The gamma rays and positrons of --- this is approximately the energy of the 's from pion beta and decays and 's from as explained in chapter 4 --- were thrown into the apparatus according to the stopping distributions and tracked throughout the detector volumes, keeping track of the location of the energy deposition at each step.
Figure: Profiles of the electromagnetic shower spreading in the calorimeter. Shown here are the histograms of the means and FWHM's of the energy deposited by the shower inside a conical fiducial subvolume of the calorimeter. The conical subvolumes are defined by the half-opening angles, . Showers were initiated by photons (solid curves) and positrons (dashed curves) using the Geant simulation package.
The energy deposited was then histogrammed into one degree conical bins concentric with the direction of the original particle's momentum. From figure , it is concluded that:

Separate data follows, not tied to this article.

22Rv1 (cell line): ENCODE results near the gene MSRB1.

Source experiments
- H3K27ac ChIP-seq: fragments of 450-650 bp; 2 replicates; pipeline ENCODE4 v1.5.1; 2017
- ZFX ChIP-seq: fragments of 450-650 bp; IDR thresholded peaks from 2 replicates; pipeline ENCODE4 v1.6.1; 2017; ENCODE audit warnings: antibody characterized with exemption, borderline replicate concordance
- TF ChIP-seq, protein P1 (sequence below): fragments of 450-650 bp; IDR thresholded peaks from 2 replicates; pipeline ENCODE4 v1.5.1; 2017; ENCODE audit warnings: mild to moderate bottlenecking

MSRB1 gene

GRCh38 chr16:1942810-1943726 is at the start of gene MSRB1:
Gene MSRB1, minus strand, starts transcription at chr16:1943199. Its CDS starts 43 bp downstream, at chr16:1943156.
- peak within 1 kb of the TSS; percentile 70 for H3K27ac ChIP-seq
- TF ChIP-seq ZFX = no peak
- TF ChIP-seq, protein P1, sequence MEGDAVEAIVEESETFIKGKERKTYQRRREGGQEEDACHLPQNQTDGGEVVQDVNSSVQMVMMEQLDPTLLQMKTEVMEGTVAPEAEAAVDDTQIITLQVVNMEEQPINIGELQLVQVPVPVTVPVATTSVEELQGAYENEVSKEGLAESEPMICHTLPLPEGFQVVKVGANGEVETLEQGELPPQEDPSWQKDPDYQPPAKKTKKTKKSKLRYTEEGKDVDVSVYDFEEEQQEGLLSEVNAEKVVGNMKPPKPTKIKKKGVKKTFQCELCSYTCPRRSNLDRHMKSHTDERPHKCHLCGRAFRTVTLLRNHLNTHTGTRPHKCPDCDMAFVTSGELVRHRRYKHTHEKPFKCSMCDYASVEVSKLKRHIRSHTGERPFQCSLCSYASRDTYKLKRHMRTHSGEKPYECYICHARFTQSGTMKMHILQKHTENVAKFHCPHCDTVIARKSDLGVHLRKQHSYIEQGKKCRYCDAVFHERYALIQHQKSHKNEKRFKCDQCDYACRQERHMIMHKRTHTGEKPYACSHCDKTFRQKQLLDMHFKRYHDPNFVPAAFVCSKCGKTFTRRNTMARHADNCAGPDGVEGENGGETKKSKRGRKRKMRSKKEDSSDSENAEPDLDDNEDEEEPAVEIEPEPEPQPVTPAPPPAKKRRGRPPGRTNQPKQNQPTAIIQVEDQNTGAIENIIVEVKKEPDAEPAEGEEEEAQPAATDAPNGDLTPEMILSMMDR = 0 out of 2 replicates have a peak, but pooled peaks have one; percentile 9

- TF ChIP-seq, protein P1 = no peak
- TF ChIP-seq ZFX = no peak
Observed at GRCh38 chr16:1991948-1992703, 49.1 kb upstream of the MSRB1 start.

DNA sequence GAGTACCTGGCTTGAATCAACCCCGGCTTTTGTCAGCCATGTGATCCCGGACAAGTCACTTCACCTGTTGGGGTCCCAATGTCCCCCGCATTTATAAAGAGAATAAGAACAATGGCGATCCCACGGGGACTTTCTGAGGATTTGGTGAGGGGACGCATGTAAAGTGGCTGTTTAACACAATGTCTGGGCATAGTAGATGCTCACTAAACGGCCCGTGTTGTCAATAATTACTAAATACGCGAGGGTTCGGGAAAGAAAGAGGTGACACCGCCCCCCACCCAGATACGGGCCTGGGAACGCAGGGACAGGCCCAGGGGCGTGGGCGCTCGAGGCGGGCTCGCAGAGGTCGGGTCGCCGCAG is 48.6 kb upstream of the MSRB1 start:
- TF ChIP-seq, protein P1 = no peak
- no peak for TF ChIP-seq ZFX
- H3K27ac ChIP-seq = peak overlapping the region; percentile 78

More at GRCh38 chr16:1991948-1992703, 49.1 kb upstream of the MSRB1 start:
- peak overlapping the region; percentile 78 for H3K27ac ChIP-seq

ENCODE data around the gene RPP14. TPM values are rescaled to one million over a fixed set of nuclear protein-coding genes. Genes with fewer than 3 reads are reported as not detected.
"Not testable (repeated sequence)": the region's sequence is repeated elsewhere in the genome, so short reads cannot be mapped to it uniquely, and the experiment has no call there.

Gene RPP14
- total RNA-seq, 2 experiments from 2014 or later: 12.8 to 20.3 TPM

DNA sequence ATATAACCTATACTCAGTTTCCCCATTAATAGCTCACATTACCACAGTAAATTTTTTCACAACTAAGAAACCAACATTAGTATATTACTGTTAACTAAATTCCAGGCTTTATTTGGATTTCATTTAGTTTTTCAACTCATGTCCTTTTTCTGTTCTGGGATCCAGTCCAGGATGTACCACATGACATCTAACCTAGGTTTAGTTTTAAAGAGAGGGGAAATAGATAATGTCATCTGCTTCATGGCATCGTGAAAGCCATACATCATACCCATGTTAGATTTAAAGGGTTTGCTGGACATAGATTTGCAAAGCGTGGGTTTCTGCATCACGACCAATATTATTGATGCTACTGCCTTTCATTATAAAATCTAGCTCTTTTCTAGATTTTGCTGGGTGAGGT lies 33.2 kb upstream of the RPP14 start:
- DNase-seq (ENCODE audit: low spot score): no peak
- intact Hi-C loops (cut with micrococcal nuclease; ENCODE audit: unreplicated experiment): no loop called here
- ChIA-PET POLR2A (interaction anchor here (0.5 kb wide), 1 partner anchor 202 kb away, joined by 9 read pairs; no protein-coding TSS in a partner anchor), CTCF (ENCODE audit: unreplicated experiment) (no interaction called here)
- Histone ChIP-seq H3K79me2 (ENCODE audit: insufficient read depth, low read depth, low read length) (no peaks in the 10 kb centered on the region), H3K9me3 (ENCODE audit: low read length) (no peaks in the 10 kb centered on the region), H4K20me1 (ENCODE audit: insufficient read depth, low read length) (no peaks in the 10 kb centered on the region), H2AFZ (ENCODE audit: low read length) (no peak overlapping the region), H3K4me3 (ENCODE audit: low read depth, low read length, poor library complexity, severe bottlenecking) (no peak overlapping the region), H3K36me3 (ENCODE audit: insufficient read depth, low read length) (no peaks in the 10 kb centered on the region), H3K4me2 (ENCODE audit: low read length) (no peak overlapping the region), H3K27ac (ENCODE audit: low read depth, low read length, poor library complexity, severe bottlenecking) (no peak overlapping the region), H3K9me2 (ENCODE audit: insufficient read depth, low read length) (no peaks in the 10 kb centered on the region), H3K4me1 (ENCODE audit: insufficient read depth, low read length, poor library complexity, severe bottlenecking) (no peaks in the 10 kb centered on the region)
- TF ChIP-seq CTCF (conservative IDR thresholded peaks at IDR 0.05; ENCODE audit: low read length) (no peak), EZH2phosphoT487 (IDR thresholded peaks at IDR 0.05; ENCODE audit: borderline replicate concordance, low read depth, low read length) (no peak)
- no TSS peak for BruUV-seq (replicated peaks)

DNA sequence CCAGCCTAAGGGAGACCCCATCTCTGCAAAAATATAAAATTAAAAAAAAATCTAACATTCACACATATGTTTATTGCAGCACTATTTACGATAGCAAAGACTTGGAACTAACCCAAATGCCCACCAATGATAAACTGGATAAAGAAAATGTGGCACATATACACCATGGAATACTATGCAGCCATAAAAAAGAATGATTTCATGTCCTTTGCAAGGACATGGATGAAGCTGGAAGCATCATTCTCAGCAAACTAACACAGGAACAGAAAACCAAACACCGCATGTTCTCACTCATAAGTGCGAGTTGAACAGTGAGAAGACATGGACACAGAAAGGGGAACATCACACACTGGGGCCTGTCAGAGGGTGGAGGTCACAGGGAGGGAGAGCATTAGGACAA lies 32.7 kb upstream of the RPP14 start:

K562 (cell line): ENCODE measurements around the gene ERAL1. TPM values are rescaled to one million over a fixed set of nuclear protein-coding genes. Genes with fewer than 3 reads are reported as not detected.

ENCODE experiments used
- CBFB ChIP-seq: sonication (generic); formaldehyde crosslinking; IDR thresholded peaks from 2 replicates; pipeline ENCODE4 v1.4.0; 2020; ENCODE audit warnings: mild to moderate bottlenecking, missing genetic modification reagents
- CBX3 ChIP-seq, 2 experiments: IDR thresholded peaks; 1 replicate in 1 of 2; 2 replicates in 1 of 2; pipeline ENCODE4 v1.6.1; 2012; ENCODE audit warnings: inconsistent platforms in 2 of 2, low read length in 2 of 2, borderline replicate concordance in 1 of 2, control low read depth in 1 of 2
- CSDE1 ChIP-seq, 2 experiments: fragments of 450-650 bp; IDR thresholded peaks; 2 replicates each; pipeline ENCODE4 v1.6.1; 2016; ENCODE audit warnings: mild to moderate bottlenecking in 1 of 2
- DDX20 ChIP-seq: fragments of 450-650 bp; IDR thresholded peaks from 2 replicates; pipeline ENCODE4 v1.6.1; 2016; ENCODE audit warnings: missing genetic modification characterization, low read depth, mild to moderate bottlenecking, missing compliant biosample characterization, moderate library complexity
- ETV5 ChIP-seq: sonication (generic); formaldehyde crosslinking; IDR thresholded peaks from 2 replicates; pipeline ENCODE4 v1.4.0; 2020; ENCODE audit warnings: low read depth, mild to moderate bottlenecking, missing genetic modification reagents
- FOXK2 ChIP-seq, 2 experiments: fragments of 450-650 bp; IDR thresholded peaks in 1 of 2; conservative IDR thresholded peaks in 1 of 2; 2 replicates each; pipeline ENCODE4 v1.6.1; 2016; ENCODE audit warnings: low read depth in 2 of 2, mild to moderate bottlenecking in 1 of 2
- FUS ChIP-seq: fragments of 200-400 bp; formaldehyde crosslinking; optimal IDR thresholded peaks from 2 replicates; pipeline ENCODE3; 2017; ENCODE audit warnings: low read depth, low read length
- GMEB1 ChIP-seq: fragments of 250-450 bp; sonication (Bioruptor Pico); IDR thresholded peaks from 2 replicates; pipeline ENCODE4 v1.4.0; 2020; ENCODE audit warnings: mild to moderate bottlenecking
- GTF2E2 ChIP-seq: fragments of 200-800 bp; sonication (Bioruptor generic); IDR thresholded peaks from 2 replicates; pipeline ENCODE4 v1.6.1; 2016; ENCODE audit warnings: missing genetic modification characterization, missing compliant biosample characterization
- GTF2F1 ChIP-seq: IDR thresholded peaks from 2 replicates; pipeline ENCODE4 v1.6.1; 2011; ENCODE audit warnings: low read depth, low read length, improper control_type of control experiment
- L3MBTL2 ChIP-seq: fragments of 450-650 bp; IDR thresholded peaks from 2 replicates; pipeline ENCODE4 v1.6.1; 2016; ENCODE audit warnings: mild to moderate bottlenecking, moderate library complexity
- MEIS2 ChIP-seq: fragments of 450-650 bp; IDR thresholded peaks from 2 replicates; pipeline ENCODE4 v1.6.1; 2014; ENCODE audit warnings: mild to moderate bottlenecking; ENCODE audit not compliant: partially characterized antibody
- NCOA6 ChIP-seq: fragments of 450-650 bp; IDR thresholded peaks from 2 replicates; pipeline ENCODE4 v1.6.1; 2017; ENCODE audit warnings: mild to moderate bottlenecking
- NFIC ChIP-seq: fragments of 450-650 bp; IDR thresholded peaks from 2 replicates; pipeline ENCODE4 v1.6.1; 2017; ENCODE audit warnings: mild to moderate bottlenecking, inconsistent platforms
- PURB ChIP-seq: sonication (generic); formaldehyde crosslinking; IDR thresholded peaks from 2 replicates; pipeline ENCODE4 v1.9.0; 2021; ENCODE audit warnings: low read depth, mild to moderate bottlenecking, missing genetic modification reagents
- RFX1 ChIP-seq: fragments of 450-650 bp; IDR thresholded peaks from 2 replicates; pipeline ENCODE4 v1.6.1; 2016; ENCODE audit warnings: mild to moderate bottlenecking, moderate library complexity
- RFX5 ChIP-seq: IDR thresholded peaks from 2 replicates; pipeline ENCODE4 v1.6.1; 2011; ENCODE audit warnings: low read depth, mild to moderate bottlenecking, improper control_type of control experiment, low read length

Therefore, the building blocks of the two main data triggers, and , are overlapping clusters of seven crystals. To each cluster, there corresponds a symmetric one in the opposite hemisphere. The determination of the clusters and their efficiency in detecting the gamma rays and positrons (of ) which indeed deposit over in the calorimeter, have been thoroughly investigated. The threshold of is selected so as to discriminate against the Michel 's whose spectrum extends up to as explained in chapter 4. 's and 's were thrown into the apparatus and the energy deposited into each cluster was recorded. A total of 100,000 shower histories were collected for each type of particles. The vetoes, due to their role as shower vetoes, are not included in the clustering scheme. In addition, a given module cannot belong to more than three clusters: this avoids the degradation of the PMT signals due to excessive splittings. The efficiency of the clustering scheme in detecting the particles whose shower energies exceed the threshold was defined as follows: